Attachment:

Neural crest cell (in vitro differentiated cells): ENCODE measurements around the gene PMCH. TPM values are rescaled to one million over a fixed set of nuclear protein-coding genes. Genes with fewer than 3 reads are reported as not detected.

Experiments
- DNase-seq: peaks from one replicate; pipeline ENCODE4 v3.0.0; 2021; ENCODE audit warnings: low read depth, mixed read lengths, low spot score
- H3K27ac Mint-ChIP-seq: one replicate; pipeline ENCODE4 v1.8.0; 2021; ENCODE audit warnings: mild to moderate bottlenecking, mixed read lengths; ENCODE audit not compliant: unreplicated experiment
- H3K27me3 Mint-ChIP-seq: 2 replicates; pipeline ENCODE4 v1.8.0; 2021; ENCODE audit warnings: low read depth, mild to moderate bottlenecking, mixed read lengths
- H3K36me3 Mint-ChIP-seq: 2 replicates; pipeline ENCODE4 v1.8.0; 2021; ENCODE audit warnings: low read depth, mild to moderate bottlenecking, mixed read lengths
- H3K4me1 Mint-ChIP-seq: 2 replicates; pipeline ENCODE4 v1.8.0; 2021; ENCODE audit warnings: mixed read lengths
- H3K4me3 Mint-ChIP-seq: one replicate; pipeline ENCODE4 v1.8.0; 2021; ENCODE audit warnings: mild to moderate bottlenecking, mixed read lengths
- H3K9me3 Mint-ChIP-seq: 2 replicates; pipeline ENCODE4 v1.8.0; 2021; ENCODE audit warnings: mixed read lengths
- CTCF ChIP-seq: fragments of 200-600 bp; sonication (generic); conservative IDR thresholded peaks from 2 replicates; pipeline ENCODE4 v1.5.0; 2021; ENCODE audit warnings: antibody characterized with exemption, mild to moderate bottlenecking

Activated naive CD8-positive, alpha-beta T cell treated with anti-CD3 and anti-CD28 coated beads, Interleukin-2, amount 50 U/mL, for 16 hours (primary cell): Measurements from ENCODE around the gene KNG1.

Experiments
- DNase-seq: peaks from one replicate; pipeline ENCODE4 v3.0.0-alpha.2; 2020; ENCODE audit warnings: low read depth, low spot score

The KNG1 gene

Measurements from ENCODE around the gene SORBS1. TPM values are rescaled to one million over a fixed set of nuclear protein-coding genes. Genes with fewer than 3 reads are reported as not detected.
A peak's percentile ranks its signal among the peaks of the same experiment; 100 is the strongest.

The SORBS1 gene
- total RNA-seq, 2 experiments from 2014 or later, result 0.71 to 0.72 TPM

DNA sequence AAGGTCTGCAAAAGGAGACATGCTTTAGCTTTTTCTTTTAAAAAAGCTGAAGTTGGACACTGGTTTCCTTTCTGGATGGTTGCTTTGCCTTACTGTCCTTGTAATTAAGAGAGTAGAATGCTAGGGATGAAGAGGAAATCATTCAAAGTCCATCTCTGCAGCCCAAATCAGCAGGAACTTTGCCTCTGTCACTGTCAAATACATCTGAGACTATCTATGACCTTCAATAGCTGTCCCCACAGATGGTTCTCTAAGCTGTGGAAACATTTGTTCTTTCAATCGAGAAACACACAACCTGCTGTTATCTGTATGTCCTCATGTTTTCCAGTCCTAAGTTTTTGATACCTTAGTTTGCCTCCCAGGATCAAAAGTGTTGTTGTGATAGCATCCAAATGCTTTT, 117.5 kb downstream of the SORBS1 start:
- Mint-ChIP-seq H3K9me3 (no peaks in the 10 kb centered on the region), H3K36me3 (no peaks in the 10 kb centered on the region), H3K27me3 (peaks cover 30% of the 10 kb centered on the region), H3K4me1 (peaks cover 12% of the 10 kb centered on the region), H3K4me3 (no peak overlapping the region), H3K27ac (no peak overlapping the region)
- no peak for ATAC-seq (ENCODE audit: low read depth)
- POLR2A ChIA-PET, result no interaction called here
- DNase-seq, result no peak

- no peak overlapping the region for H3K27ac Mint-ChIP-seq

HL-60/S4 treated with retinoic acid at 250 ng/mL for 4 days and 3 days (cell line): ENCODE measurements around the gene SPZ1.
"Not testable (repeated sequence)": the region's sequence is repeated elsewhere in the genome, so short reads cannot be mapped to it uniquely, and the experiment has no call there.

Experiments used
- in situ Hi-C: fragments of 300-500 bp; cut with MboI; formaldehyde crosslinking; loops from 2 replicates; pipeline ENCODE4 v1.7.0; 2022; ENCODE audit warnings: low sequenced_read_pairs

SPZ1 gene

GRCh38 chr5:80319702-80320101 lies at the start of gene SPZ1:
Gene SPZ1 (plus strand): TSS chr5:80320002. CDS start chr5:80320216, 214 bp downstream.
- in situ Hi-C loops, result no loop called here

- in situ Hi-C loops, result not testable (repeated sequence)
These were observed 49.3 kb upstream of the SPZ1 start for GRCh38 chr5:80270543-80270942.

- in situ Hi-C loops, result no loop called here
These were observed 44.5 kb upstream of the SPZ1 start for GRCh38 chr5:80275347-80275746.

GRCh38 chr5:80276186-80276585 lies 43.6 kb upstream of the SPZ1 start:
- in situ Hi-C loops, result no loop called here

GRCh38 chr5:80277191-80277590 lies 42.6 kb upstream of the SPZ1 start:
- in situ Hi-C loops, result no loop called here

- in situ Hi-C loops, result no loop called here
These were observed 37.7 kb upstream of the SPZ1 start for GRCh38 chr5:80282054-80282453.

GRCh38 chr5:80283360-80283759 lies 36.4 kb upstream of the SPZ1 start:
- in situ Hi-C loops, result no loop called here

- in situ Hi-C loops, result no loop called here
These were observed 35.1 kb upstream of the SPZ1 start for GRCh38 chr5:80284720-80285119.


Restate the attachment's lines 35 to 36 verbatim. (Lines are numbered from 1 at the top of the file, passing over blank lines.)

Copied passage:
- in situ Hi-C loops, result no loop called here
These were observed 44.5 kb upstream of the SPZ1 start for GRCh38 chr5:80275347-80275746.